Medical school receives microbicide grant
May 18 2005 12:00 AM ET
Eastern Virginia Medical School has received a $24 million grant from the Bill and Melinda Gates Foundation and the U.S. Agency for International Development to test whether an experimental vaginal microbicide is effective in preventing HIV infections and other sexually transmitted diseases, the Virginian-Pilot reports. The researchers at the university's contraceptive and research development program will conduct a Phase III trial to determine whether the gel-like product, called Ushercell, can prevent HIV, gonorrhea, and chlamydia infections in 2,500 women in India, South Africa, Burkina Faso, Benin, and Uganda. The study begins in June and ends next summer. If the trial goes well, Ushercell could receive FDA approval by 2010.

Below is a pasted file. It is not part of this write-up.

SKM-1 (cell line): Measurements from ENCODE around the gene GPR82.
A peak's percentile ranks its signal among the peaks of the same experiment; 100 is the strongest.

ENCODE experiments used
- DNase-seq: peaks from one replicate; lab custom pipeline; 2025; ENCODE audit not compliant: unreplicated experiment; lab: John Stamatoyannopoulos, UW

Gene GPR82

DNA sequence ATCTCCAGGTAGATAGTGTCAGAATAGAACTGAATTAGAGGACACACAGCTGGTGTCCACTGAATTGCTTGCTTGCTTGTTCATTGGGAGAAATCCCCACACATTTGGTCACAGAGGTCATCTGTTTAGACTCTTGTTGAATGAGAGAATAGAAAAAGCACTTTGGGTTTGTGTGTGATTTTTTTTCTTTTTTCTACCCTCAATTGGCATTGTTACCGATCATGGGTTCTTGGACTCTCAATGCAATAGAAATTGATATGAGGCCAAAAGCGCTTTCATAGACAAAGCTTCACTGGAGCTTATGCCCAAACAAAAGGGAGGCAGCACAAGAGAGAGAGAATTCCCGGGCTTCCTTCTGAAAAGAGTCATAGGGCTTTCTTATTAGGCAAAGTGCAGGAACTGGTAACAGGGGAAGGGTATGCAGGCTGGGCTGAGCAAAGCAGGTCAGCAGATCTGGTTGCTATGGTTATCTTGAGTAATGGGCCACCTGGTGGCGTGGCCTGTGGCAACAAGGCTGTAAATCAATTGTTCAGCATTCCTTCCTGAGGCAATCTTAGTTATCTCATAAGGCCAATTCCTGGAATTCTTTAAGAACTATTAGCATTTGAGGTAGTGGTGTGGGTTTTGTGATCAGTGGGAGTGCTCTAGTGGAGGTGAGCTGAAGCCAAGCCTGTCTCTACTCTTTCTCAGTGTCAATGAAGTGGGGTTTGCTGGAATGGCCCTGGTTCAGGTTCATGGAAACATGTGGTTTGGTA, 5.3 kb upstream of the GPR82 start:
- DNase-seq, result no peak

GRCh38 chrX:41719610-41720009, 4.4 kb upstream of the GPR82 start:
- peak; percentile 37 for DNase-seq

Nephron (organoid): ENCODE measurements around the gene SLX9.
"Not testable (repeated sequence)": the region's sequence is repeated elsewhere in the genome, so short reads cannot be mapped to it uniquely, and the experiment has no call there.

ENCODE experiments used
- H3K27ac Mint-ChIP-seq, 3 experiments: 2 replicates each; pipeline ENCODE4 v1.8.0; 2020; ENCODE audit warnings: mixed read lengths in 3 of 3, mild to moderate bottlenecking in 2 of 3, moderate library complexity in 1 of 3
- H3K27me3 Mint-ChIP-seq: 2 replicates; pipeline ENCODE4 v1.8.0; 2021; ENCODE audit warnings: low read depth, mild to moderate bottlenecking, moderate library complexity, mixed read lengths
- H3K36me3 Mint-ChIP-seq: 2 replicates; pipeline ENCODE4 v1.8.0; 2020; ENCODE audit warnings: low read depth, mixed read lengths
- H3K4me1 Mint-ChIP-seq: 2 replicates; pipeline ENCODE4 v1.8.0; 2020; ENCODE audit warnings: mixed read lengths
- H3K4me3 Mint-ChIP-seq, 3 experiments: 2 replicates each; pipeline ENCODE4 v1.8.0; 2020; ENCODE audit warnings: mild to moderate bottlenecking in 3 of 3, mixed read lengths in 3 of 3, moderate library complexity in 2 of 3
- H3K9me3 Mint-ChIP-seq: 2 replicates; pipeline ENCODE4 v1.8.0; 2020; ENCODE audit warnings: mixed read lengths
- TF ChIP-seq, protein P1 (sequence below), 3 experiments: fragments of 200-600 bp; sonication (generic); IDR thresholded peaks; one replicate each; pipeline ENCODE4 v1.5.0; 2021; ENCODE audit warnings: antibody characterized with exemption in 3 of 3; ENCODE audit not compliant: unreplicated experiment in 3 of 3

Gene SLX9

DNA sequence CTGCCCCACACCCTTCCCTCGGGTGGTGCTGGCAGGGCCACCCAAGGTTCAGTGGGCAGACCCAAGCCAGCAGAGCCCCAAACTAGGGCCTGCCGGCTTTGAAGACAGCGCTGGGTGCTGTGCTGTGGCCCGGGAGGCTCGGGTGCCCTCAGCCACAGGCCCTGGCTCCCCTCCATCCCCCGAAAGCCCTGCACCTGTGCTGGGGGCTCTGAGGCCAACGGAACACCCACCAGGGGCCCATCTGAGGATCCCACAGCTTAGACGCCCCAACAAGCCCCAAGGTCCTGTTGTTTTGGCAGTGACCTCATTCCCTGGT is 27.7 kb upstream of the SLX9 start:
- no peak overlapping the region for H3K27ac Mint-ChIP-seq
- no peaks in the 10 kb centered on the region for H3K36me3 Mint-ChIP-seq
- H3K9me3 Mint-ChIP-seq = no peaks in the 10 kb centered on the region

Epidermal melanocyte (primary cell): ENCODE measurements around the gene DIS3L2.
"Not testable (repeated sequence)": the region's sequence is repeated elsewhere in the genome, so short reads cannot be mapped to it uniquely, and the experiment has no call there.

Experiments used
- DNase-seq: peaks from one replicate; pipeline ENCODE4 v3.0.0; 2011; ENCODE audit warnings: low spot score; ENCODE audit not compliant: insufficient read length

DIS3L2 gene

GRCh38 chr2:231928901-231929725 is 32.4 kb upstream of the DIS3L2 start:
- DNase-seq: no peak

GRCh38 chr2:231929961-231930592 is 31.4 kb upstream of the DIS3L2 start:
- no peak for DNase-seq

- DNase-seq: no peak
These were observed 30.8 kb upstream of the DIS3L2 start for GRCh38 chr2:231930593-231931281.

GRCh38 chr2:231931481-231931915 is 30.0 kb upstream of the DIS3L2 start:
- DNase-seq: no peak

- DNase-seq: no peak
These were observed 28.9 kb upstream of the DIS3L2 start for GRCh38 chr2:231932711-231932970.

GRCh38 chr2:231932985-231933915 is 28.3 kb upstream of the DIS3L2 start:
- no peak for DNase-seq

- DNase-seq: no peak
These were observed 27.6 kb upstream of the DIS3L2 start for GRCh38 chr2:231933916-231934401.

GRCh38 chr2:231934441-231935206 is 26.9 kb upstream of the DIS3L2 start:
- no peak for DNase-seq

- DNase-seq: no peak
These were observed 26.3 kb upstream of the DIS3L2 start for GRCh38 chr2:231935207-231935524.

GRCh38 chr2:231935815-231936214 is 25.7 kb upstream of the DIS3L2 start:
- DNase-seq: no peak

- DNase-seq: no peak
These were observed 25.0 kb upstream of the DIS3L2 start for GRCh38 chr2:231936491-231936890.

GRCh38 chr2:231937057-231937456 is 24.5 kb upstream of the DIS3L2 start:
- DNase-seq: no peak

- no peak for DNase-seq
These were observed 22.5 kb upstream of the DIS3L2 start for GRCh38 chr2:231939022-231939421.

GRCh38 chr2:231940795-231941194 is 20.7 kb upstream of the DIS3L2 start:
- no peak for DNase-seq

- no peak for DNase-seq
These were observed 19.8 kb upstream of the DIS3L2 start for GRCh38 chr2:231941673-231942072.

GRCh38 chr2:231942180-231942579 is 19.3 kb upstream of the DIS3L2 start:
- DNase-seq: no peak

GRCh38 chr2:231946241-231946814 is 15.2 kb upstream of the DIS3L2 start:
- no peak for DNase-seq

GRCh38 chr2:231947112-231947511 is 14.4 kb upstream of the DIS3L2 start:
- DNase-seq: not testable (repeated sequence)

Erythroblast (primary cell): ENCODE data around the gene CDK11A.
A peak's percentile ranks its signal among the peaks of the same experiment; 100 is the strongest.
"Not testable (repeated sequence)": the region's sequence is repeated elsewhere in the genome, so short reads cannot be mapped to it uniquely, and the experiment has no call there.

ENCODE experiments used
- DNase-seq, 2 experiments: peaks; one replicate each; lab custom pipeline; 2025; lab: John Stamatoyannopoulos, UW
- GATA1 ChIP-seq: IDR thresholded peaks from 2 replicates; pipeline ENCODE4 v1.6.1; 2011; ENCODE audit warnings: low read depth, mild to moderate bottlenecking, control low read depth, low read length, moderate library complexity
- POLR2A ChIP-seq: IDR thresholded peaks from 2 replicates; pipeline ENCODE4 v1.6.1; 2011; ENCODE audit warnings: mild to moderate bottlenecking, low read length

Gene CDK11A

"People don't use condoms all the time," lead researcher Henry L. Gabelnick told the Virginian-Pilot, "so we need something else for women to use. We don't believe it will wipe out the disease, but if you can get any reduction of transmission, then you have an impact in slowing down this epidemic."
- Facebook Apologizes for 'Real Name' Policy
- The New 'Republicans Are People Too' Twitter Campaign Is An Epic Fail
- California Becomes First State to Ban Gay, Trans 'Panic' Defenses
- WATCH: Ariz. High School Throws Out Ballots for Lesbian Homecoming Couple
- Read This Mich. Democrat's Epic Response to Antigay Group's 'Pile of Excrement'
- Right-Wingers Claim Gay Republicans Are 'Wrong,' 'Terrible Role Models'